Each week Mansion Global tackles an interior design topic with an elite group of designers from around the world who work on luxury properties. This week we look at how to design a beautiful winter garden.
Contrary to popular belief, the beauty of a garden isn’t just limited to warm weather. “More and more, homeowners are looking to extend their time to enjoy gardens,” said Jennifer G. Horn, RLA JHLA/Jennifer Horn Landscape Architecture in Arlington, Virginia. In fact, a winter garden, “with berry-bearing plants and plants with remarkable bark or evergreen foliage can provide engaging views and plentiful habitats for non-migratory birds and other beneficial wildlife,” Ms. Horn said.
“There are a number of pluses to having a winter garden,” said landscape designer Fernando Wong, founder of Fernando Wong Outdoor Living Design in Miami. “You can save money and get additional health and emotional benefits—and, you can literally have a fresh produce section in your yard. Since the temperatures are cooler, there are fewer pests and it’s more comfortable to be outside,” Mr. Wong said. “For some, the change of seasons can be a depressing time, so a winter garden provides some life and color, which pleases both the senses and the soul.”
Pick plantings wisely
“For bark, one of my favorite plants is the variegated red twig dogwood. Its green and white foliage is beautiful during the summer, but the bright red stems that are revealed when the leaves drop are beautiful all winter, particularly after a snowfall. For smaller spaces, try red-stemmed Virginia sweetspire. While most gardeners are familiar with the beautiful bark of the crape myrtle, plants like stewartia and paperbark maple have remarkable texture and color as well. White, paper, or river birches are all beautiful trees that shine in the winter (though birches tend to be messy, dropping a fair amount of twigs and small branches).
"Berry-bearing plants are wonderful for their winter interest and also typically provide food to birds. Check out winter king hawthorne, winterberry holly, snowberry, or wintergreen.
"In small gardens, don’t overlook the benefit of using evergreen perennials. Lambs’ ears, rosemary, lavender, holly fern, and purple palace heuchera are some favorites of mine.
"And, there are plenty of plants that even bloom in the winter. Camellias—depending on their variety—begin blooming in November and continue through mid-winter. … Some varieties of rhododendron and azalea (very similar types of plants) bloom in the winter. Winter aconite, crocuses, and early varieties of daffodils can even get you through the late winter.
"Very little care is required. In the absence of natural leaf litter or groundcover, consider mulching.
"If you are trying to lengthen the season of tender plants, always place them in the warmest spot—or microclimate—of the garden. Against walls, especially south-facing walls, is best. If dramatic measures are necessary, the temporary use of burlap or tarp helps insulate plants, but if that’s a measure that’s taken too often, it is probably best to let go of that species in order to plant a hardier alternative.”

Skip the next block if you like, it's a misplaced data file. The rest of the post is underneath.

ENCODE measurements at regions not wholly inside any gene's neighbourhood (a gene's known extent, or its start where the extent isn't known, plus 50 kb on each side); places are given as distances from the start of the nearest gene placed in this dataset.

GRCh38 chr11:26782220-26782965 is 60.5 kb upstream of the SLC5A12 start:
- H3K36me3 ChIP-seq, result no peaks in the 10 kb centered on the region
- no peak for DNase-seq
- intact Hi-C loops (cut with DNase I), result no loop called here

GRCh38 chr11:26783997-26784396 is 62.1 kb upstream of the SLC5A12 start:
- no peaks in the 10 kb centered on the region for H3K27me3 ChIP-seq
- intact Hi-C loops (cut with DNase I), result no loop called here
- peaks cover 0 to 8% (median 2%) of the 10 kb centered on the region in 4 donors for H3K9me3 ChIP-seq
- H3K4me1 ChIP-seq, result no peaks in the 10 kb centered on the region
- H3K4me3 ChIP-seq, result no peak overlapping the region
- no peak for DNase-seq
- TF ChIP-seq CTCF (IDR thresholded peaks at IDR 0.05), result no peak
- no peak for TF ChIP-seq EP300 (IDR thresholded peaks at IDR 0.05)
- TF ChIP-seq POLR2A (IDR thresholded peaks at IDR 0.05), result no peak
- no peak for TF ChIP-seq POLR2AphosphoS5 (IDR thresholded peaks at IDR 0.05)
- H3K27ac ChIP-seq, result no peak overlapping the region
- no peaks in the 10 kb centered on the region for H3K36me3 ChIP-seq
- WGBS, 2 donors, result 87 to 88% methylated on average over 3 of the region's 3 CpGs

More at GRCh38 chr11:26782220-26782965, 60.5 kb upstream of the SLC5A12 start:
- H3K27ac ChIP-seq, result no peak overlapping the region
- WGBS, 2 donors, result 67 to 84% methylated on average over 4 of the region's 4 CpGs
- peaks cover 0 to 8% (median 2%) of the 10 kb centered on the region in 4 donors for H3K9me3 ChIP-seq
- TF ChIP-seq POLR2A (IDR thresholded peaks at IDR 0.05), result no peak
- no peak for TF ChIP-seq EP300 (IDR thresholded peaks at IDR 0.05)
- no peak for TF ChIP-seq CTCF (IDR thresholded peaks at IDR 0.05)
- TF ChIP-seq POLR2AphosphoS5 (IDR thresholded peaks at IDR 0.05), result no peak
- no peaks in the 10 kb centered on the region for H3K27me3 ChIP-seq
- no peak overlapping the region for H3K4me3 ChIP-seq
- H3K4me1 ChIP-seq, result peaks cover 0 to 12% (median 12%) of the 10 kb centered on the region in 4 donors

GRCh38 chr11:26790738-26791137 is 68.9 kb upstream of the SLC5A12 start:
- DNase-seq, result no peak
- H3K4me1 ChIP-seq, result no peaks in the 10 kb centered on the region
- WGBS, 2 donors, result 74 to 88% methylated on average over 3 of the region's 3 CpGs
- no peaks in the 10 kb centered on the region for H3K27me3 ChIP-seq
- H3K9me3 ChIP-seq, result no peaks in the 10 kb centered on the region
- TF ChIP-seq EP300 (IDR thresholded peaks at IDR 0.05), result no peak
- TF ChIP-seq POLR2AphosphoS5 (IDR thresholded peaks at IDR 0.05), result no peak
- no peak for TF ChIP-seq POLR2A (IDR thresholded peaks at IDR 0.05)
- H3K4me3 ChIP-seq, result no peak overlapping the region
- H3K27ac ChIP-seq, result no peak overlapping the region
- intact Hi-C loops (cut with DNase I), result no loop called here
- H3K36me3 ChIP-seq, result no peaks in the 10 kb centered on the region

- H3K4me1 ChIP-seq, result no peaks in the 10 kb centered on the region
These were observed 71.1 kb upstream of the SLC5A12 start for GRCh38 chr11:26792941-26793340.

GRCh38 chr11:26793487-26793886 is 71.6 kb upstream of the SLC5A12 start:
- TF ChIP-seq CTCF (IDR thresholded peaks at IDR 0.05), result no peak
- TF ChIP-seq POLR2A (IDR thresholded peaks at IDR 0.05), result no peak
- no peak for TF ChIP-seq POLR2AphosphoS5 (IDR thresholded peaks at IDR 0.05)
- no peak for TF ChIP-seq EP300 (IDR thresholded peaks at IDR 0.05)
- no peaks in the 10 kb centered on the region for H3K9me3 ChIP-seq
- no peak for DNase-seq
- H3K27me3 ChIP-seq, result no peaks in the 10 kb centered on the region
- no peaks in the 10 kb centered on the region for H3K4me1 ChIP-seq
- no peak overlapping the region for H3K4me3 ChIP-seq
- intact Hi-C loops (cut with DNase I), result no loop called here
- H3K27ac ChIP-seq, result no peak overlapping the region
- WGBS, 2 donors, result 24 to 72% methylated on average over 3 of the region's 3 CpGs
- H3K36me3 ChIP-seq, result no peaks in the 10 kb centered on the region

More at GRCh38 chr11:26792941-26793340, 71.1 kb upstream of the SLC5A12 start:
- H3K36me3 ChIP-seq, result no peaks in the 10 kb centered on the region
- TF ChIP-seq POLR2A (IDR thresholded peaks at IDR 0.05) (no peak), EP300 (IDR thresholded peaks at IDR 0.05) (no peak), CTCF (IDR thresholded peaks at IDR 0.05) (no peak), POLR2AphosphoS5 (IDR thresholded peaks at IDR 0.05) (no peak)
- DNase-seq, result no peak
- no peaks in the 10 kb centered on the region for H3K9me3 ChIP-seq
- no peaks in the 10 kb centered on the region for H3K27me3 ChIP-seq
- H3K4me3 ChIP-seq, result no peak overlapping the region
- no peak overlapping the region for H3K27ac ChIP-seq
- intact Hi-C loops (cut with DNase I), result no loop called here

— Jennifer G. Horn, RLA, JHLA/Jennifer Horn Landscape Architecture LLC
Plan placement strategically
“Plant it in a sunny location because most plants need at least six hours of direct sunlight per day. Especially when it comes to vegetables. The more sun, the greater the harvest, the bigger the veggies, and the better they taste. Choosing a place with good soil is also important. Plant roots penetrate soft soil more easily and you should always make sure the place you chose has good drainage.
"Some good ideas for winter vegetables are lettuce, carrots, and beets. Some flowers that work well include Petunias, Diascia, and China Aster.
Photography Courtesy of Fernando Wong Outdoor Living Design
"In many areas, winter means regular rainfall, so keeping up with watering is less of an issue. A great tip is to mulch over your plantings to help preserve the moisture in the soil. Slugs and snails are ubiquitous, but you can help keep them at bay with copper finishing around raised garden beds since they do not like touching that particular type of metal.
"To protect your plants from frost, bring them inside if they’re in a pot. Planting beds should be covered with burlap or old bed sheets. This helps to trap the heat from the soil, so it’s important that the fabric goes all the way to the ground.”
— Landscape designer Fernando Wong, founder of Fernando Wong Outdoor Living Design in Miami
Bring the outside in
“If you live in an apartment, you can still enjoy the fruits (or plantings) of a winter garden.
"Choose plants, such as philodendron species, that will thrive in an indoor space. This particular species flourishes throughout the seasons and adapts readily to the conditions inside the home, offering green foliage year-round. Plus, it helps to regulate humidity levels and adds fresh oxygen to its surroundings.
Photography Courtesy of 1508 London
"Natural light, maintained temperatures, proper watering and space to grow are key for an indoor winter garden. The trick is to try to mimic the climate and conditions of the environment that the plant came from. So, the first thing to consider when selecting your house plants is where you want to put them and if the environment is suitable to the plant’s requirements. An all-glass room or a space with an abundance of windows is ideal.”
－Designer Hamish Brown, partner at 1508 London
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